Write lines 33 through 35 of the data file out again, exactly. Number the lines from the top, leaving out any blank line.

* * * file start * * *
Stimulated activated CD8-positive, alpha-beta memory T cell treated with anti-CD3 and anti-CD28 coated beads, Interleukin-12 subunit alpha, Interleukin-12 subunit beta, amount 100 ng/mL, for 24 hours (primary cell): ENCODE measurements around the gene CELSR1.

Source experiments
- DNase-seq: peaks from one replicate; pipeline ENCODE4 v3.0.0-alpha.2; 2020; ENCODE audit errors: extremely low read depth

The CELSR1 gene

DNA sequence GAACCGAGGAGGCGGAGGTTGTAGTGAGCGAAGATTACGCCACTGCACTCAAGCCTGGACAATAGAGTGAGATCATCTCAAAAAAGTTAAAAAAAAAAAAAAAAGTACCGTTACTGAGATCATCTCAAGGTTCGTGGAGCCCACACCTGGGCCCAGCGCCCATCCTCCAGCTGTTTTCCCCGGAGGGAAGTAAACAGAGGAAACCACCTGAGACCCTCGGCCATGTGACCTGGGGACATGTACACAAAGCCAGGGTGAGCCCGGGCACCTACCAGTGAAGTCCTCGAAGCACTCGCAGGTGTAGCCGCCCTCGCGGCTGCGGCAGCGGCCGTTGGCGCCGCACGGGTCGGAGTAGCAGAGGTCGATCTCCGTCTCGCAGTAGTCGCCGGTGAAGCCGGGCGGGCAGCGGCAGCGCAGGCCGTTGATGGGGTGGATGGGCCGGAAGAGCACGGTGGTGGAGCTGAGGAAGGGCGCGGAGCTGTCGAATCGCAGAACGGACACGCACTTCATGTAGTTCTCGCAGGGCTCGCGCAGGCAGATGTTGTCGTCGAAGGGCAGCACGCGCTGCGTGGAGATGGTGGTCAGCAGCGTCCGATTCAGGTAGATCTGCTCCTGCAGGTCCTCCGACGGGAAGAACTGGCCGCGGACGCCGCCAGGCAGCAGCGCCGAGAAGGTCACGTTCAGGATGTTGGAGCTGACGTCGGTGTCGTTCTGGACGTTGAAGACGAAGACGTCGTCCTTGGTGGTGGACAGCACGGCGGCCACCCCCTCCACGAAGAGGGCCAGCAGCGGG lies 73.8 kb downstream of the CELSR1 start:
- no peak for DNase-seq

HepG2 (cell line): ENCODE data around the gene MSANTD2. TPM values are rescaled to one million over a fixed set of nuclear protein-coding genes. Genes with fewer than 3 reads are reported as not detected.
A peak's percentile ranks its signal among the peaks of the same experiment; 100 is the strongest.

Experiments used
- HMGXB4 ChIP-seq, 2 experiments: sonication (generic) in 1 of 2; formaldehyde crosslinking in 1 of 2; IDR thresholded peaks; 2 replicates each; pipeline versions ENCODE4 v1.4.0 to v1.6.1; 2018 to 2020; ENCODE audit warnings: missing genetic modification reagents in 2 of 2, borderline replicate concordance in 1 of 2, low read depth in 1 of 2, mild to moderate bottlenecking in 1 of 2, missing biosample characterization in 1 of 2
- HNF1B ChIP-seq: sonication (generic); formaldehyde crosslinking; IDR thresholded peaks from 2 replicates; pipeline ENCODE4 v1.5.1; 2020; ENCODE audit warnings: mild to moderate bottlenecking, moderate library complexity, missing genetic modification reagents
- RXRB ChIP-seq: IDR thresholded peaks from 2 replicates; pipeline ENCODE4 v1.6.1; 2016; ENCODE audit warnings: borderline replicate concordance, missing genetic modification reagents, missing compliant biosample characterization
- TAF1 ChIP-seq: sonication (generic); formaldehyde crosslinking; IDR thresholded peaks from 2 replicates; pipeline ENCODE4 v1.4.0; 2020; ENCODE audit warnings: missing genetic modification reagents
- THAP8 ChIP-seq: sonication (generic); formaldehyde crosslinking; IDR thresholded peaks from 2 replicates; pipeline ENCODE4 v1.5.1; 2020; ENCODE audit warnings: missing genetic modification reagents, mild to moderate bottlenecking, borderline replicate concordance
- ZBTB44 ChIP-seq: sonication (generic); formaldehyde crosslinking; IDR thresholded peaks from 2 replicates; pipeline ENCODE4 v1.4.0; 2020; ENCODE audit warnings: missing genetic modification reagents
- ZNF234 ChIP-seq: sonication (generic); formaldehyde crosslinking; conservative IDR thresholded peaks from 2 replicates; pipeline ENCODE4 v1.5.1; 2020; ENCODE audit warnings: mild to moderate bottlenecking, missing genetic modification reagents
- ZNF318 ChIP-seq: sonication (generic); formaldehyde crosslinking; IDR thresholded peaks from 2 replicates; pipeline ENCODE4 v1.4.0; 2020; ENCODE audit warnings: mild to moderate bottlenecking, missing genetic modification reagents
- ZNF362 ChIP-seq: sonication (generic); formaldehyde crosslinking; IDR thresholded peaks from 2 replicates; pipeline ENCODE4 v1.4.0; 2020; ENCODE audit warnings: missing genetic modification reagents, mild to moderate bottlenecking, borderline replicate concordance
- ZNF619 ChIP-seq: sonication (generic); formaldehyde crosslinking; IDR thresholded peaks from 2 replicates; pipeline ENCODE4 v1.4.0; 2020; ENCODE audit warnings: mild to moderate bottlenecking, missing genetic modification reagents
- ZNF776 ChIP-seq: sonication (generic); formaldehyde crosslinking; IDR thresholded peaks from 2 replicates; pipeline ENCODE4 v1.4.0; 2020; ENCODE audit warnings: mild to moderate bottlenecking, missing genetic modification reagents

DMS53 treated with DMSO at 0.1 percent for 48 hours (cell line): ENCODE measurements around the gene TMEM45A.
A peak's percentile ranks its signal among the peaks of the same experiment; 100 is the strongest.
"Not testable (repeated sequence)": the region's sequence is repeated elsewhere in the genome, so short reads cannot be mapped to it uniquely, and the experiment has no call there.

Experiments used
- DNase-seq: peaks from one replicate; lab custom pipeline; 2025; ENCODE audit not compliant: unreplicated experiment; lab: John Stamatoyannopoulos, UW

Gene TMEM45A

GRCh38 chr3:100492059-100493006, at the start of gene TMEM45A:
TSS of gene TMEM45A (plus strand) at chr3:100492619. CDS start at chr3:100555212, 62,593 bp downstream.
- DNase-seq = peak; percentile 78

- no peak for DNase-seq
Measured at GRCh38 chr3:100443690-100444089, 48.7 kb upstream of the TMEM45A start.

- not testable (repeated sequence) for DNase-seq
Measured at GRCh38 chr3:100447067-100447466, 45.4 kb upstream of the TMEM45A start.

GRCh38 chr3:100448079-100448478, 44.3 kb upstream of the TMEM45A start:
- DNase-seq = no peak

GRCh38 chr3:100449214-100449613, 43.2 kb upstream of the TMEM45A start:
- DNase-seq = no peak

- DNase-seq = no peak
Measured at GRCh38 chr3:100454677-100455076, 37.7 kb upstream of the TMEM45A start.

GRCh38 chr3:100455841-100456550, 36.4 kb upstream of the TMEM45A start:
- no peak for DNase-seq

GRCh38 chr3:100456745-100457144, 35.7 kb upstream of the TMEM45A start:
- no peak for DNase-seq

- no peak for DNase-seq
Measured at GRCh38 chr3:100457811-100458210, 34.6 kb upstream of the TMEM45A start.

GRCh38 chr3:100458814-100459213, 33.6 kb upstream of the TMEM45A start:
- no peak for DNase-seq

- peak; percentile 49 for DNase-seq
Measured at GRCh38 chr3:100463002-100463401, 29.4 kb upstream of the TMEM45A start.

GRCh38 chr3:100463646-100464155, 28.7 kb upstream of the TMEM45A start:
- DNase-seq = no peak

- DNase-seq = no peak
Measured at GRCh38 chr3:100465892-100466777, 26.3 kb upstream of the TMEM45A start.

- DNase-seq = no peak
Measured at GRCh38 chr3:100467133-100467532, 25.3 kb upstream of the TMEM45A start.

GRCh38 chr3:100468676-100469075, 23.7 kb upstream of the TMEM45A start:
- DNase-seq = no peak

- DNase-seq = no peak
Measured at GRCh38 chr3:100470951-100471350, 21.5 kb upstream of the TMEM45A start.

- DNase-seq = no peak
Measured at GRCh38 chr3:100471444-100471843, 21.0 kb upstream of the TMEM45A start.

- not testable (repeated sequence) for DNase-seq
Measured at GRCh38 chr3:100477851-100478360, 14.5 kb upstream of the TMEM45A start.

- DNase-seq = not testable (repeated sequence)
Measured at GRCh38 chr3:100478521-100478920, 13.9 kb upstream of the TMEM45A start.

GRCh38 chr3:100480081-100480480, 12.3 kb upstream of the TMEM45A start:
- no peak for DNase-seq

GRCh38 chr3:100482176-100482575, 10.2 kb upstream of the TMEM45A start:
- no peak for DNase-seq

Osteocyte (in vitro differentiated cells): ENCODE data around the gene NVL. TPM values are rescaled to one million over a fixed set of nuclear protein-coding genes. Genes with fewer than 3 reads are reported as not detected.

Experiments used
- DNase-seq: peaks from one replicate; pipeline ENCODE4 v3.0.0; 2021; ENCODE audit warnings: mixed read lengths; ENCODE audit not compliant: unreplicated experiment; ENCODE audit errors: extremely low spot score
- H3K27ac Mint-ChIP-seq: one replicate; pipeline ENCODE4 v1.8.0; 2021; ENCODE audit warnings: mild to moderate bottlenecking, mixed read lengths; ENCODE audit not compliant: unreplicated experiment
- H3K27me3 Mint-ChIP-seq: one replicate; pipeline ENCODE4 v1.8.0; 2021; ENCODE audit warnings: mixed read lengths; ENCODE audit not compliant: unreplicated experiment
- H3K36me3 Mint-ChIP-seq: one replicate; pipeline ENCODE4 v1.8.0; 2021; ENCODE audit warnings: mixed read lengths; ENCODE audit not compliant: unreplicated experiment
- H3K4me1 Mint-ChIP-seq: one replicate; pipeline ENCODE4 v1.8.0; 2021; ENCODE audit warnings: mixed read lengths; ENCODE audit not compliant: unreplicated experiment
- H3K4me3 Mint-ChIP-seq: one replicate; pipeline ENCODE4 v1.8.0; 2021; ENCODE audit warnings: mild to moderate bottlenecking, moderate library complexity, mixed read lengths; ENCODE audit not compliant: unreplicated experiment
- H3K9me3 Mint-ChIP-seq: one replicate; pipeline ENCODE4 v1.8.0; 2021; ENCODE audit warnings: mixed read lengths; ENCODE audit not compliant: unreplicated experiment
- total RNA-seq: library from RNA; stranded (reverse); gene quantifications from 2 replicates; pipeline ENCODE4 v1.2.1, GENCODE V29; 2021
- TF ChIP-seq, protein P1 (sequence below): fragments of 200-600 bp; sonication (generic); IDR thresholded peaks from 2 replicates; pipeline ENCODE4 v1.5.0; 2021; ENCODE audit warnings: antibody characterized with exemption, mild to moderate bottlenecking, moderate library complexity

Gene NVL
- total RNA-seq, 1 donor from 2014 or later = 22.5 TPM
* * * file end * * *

Measured at GRCh38 chr3:100447067-100447466, 45.4 kb upstream of the TMEM45A start.

GRCh38 chr3:100448079-100448478, 44.3 kb upstream of the TMEM45A start:
- DNase-seq = no peak